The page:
4 Jan 2018
Compulsory Re-branding Looms for Designated Chinese Patent Medicines
The China Food and Drug Administration (CFDA) has issued new guidelines designed to standardise the generic names of Chinese patent medicines, with several such products likely to be obliged to change their branding/nomenclature.
In particular, three instances have been identified where brand/generic names must be altered in order to comply with the new regulations:
- Any instances where the name represents an obvious exaggeration of a product’s curative properties to the extent that doctors and patients could be misled
- Any instance where a product’s name is deemed to be unscientific, vulgar or to have clear references to superstitious practices or beliefs
- All instances where medicines have a variety of names but the same content/efficacy or when a number of medicinal products have the same/similar names but different content/efficacy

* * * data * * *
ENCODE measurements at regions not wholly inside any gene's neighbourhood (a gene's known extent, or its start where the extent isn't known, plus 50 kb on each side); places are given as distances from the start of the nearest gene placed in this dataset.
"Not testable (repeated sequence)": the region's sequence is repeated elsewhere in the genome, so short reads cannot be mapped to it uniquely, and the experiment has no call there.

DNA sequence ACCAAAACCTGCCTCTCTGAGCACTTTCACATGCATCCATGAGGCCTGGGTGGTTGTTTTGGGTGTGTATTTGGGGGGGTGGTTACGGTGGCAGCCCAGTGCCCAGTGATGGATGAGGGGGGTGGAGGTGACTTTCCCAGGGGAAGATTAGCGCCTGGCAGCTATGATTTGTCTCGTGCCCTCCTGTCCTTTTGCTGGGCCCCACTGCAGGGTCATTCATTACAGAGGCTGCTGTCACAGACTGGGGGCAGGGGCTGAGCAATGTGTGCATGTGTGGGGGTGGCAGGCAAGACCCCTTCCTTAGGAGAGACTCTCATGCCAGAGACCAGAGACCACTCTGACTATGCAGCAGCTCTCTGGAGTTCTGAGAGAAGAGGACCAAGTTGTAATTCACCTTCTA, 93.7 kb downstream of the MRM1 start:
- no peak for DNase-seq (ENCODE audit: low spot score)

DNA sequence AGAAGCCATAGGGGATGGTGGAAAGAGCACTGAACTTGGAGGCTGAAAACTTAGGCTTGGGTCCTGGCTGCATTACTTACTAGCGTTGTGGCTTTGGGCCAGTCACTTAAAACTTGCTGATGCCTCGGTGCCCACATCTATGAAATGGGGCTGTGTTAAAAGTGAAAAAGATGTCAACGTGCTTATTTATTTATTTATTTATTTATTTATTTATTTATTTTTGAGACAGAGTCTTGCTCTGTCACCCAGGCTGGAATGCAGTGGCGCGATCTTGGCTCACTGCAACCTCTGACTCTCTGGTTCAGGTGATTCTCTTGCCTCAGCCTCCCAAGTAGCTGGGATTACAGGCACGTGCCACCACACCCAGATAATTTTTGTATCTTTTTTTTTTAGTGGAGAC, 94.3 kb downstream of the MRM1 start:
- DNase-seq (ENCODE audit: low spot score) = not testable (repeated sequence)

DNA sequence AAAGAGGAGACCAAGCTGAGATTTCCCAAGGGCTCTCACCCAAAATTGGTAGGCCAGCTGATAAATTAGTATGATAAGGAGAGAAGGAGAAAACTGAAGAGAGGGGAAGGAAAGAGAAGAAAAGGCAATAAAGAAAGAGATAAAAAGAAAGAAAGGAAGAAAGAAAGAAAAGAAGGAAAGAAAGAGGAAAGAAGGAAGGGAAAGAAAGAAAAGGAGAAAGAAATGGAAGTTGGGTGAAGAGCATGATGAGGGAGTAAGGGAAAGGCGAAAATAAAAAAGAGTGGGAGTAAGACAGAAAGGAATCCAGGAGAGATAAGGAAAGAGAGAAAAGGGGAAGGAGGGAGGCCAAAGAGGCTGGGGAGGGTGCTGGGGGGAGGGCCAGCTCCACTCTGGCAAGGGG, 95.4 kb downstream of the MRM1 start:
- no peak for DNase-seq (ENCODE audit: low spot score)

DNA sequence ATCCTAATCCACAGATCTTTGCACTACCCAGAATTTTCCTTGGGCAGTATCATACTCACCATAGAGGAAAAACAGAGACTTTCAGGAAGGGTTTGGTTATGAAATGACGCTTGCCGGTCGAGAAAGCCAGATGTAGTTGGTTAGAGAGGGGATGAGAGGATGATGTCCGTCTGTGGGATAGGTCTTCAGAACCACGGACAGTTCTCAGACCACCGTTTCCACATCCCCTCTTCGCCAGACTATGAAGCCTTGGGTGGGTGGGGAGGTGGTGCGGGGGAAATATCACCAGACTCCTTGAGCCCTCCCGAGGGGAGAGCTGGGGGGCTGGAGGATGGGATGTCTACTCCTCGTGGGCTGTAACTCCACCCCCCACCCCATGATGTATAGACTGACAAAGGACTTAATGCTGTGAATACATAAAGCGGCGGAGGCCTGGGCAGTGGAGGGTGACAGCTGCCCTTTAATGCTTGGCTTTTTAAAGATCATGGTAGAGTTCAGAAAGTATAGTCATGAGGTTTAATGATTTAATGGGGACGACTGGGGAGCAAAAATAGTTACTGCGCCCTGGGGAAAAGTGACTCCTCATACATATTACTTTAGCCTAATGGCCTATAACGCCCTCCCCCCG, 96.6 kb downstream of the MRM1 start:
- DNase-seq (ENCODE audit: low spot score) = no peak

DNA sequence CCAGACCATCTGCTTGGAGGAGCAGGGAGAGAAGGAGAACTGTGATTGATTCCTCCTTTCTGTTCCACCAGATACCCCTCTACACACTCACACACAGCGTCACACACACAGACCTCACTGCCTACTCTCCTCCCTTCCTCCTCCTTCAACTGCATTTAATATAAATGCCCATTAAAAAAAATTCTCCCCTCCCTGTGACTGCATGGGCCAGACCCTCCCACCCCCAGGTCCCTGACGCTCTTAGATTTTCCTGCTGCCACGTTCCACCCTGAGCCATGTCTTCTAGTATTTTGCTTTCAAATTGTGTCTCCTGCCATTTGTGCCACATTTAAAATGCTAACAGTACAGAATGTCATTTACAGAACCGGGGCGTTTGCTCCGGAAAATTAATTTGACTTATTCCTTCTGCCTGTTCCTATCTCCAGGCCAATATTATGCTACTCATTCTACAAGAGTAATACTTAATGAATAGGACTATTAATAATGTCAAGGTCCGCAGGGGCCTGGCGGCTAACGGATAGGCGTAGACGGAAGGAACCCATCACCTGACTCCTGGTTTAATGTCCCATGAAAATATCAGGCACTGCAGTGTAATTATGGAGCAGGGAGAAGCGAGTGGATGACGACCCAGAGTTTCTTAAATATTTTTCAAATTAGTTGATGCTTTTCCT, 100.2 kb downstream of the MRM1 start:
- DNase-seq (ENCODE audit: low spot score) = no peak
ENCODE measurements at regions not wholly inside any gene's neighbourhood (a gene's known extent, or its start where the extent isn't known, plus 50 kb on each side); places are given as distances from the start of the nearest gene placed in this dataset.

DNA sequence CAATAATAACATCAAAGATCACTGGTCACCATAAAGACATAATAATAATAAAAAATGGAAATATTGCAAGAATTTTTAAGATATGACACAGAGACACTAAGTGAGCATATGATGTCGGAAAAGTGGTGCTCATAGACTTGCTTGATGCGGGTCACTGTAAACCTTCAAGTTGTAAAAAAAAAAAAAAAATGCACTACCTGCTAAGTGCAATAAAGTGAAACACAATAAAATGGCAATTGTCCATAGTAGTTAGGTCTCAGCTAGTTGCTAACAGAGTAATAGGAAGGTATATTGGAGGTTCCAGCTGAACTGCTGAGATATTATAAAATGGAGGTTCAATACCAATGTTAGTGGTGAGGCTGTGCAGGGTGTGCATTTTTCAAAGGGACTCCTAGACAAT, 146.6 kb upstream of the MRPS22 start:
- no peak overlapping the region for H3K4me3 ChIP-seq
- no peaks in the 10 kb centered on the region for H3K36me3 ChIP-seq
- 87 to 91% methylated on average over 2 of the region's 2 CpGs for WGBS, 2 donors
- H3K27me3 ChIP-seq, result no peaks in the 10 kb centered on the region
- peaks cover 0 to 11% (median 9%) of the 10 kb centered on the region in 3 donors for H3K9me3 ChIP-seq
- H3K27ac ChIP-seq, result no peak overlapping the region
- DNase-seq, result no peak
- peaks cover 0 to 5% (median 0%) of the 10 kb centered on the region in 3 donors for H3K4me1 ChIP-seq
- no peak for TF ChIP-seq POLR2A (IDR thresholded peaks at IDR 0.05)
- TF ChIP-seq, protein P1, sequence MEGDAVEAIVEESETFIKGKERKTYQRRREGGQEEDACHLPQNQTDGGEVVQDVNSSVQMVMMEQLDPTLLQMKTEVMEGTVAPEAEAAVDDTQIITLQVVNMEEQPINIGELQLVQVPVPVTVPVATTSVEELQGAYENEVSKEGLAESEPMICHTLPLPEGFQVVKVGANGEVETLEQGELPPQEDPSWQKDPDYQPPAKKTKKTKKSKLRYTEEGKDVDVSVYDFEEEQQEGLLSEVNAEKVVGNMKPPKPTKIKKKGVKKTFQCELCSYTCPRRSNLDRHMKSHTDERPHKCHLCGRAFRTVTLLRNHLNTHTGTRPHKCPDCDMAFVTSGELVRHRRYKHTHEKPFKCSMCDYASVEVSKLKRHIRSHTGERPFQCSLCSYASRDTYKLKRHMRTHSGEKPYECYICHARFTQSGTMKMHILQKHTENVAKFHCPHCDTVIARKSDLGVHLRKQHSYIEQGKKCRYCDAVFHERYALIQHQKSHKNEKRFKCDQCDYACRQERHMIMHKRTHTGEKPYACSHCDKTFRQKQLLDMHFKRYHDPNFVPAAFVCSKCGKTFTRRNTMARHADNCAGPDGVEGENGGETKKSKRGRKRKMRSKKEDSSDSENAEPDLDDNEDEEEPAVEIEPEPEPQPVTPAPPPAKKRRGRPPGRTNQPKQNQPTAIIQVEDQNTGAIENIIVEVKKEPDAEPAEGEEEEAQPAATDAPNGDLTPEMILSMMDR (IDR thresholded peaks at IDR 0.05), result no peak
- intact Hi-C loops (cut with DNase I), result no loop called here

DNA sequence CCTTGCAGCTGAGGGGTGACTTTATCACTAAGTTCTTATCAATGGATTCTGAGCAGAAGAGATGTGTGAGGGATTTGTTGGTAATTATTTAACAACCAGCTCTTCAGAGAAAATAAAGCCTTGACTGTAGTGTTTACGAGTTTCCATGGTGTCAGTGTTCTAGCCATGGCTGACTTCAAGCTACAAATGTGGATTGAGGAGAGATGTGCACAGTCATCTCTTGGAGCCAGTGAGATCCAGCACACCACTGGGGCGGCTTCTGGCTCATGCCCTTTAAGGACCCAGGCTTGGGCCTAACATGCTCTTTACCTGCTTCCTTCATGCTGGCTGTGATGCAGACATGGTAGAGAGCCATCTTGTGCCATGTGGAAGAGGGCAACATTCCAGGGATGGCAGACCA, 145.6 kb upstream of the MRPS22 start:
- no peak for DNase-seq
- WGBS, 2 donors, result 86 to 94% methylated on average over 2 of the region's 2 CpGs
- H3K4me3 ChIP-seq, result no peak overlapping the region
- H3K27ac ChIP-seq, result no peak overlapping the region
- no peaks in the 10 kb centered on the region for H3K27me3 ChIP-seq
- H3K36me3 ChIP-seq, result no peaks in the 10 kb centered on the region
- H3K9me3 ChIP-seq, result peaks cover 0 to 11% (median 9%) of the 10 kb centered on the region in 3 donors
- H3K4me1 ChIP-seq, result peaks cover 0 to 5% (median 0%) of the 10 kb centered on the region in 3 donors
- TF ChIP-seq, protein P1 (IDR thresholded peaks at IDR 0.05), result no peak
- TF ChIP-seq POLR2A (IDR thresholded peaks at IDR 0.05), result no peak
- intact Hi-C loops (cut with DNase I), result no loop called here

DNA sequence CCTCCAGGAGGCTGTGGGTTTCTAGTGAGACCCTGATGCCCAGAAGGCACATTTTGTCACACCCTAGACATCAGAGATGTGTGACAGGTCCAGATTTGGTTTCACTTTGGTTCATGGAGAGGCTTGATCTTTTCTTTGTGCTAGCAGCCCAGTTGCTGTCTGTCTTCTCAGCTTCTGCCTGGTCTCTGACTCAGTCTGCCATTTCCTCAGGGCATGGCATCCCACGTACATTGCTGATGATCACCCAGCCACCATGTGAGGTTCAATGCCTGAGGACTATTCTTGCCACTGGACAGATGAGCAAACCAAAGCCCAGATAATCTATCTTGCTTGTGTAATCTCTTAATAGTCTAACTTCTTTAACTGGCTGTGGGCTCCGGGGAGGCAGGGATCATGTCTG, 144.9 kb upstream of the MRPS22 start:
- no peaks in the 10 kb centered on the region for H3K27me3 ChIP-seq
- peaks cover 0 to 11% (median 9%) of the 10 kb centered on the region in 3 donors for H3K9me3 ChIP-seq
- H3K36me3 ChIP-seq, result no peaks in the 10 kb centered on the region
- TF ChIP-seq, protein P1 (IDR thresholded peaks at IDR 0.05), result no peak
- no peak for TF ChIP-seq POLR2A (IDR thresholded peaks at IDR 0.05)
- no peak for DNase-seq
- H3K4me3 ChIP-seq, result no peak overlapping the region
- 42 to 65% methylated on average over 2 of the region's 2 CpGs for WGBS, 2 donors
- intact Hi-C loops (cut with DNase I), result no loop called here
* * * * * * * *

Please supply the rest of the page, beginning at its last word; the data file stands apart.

In the case of patent medicines sold under location-specific branding, given names, family names or several popular generic terms (including bao/treasure, jing/essence and ling/wonder), the original name may be retained as long as it can be demonstrated that such branding is well-established and familiar to consumers.
For further details (in Chinese), please refer to the following links: